It was around eleven at night and two of us editors were coming back from some function, I forget what now. We didn't feel like going straight home so, of course, we had to "do something." After we argued back and forth, my financial situation decided our course of action. I had no money in my wallet and only had some change in the change bucket of my car. We decided that it was our mission to spend the change! I assigned my mathematically-inclined partner the duty of counting up the coins, which were mostly dimes, nickels and many pennies.

I looked out at the unseasonably cool May night, smiled, and issued my challenge. I asked my partner to go into the Speedway gas station and spend all the money, which he had assessed to be around 95 cents. He reluctantly got out of the car and trudged into the gas station. He bobbed around the candy isle stooping and then perching himself on his toes to see the merchandise. He then made a sweep of the snack isle which contains mostly cookies and crackers. He moved through the aisles several times, all the while being eyeballed by the unfriendly female clerk, who grimaced at him while she watched (though actually, the editors disagree on whether she was friendly or not).

After some time he emerged from the store and got into the car letting in some cold. "So did you accomplish your mission?" I asked. It seemed like he had. He'd done quite well in fact. He had a package of Oreos and a package of ReeseSticks in his possession. Then he opened his hand. In it was a dime and three pennies. "Nooooo!!!!! The mission was to spend ALL the money!" I shouted to the moonroof dramatizing the situation. I sent him back out into the store to spend the last of the change.

He moved through the aisles several times, all the while being eyeballed by the unfriendly female clerk, who grimaced at him while she watched


He looked at me as if to ask if I was serious. My look in return must have done it because he opened the door, again letting in some cold, and crawled to the door of the gas station. His grin this time was even more classic. If I had a camera I would have captured it for posterity. His head bobbed around, his eyes sweeping the shelves for cheap merchandise. I saw him talk to the unfriendly (or friendly) clerk who by this time was probably at her wits end. A minute later he was back in the car with the thirteen cents. "No luck, huh?" I asked. He shrugged and we pulled out of the Speedway.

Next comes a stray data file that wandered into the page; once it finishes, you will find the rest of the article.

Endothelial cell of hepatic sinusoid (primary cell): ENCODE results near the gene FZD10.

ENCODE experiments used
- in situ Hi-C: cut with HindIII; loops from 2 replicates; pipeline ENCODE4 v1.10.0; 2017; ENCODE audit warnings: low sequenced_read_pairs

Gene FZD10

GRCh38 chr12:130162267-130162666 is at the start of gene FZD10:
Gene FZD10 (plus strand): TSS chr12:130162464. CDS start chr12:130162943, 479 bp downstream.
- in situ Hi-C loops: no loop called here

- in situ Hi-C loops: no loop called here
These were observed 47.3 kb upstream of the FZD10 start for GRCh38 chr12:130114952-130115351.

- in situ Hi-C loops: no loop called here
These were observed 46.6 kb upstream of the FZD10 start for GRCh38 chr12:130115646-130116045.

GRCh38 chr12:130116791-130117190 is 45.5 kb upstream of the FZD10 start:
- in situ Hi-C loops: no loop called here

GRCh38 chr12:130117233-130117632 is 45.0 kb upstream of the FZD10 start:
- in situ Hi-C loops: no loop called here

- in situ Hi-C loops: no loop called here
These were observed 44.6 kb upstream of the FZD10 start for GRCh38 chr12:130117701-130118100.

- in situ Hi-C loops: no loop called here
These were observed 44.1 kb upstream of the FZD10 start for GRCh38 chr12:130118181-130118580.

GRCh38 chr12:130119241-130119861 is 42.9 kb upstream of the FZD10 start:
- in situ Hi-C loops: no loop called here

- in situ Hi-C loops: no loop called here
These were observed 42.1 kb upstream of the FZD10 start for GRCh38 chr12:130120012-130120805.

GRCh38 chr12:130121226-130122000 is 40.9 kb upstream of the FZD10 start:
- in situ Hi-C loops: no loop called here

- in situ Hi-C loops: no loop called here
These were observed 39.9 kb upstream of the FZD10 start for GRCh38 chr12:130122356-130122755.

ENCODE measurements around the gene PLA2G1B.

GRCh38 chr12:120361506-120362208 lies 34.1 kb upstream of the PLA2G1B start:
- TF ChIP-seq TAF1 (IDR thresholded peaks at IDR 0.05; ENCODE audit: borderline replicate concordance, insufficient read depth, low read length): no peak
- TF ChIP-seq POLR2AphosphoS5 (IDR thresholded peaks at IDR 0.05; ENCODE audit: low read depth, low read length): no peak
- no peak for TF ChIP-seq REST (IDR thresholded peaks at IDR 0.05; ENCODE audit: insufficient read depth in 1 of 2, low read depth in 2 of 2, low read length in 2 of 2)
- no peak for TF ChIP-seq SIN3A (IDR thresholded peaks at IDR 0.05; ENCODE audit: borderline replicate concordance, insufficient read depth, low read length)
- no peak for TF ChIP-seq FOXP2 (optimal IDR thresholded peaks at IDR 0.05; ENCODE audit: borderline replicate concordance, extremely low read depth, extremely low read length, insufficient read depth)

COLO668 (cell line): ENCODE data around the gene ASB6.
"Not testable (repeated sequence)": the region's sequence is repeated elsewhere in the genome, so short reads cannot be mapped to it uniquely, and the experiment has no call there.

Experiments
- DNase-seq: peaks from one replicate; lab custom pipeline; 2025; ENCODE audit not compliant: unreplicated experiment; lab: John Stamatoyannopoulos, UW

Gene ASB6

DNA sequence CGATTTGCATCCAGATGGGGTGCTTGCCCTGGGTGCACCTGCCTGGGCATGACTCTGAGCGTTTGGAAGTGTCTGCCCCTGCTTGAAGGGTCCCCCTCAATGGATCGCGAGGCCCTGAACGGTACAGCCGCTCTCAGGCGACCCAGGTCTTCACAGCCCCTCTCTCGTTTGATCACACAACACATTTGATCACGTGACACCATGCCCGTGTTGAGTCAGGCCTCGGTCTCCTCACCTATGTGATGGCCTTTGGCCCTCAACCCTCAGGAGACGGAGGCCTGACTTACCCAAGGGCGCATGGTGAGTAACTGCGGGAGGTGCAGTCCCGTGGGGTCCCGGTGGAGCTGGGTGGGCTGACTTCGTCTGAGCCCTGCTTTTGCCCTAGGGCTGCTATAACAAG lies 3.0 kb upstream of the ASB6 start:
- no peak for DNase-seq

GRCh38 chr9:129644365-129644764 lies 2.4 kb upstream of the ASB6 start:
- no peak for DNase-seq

At that point he probably thought this experiment or adventure was over that is until I informed him that we had to spend the thirteen cents. Determined as ever, I headed for the bastion of late night lurkers, the grand 7-11. This time we were both in the store facing yet another unfriendly clerk (again, accounts vary). We found some possibilities-Blowpops, caramel apple suckers, and other lollipops. When I inquired about the price the clerk balked and then gave the gruff reply that they were fifteen cents. At that point I figured all hope was lost. I saw some Now and Later packages, some other lollipops, each time asking the clerk how much it cost. Then, as if some miracle had suddenly placed my eyes in the right direction, there it was! A brown and white box with individual Tootsie Rolls, and remarkably a price right on the box-five cents each!

Without even thinking, I scooped two up, showed my partner the prize and made my way to the cashier who rang me up without even looking at me. "Ten cents" he said. I handed him the dime and put the three pennies in the take-a-penny-leave-a-penny tray. Our adventure was over. When I got in the car, my partner-in-flippancy chastised me for giving away perfectly good pennies. He complained that if we wanted to do this right we should have spent the last of our liquid assets at Meijer, taking three rides on the mechanical horsey. Nonetheless, I drove home satisfied. I was rid of my change. Who knows how much I had spent in gas, but I had something to show for it.

EPILOGUE

Before I left my collegues's home, we shared the spoils of our efforts. I proceeded to dip one of the ReeseSticks in my hot chocolate (I told you it was cold) and offered him the tasty treat. He refused - violently, at that - imploring me not to make him explain his behavior. This, of course, piqued my interest and I had to know why he would refuse a melted chocolate and wafer snack. A discussion ensued and I wish I had answers for you. Perhaps we'll never know the reason he refused it. Perhaps it was a trauma he had as a child. Perhaps melted chocolate reminds him of well you know. Perhaps he wakes up in a sweat just having dreamt about crispy peanut buttery wafers. Later, I found he'd also not eaten the Oreos I'd proffered. He remains, as always, a strange duck. Someday though someone will figure him out. Otherwise we remain thankful that he adds his obtuse view of life to Lunchip.


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